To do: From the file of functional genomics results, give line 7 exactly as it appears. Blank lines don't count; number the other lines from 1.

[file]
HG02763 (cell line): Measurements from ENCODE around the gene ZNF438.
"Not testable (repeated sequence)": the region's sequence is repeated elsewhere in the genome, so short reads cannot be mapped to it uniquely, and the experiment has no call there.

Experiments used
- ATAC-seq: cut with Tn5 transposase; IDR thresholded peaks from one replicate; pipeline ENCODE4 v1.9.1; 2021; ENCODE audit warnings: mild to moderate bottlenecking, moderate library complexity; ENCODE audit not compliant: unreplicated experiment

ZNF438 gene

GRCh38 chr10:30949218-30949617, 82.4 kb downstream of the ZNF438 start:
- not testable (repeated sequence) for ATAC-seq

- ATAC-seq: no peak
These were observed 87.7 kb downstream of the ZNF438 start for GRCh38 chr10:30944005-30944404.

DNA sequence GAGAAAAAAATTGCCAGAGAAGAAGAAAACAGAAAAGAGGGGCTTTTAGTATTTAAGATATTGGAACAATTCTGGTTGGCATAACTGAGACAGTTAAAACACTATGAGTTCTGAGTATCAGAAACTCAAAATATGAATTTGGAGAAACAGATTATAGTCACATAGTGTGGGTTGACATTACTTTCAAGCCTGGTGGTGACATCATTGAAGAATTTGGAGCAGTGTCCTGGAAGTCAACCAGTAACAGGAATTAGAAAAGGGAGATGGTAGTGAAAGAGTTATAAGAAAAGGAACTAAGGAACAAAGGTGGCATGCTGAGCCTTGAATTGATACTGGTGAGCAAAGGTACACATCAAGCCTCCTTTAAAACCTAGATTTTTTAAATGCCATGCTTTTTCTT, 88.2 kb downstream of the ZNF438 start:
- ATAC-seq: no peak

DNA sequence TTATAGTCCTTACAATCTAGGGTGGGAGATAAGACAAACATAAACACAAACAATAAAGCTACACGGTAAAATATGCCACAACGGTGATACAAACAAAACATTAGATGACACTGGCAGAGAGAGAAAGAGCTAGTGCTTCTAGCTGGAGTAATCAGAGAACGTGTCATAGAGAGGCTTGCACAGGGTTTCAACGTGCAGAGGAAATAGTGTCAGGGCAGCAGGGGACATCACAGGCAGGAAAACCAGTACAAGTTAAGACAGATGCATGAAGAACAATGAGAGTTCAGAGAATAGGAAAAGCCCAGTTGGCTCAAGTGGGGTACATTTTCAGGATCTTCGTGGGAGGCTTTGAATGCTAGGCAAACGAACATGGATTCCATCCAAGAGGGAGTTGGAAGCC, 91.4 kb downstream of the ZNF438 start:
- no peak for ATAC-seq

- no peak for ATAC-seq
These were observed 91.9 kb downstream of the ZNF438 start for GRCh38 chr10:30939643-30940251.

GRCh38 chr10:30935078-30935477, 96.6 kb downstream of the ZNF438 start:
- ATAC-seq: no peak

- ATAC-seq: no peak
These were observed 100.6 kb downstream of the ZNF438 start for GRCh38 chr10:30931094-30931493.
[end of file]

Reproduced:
- not testable (repeated sequence) for ATAC-seq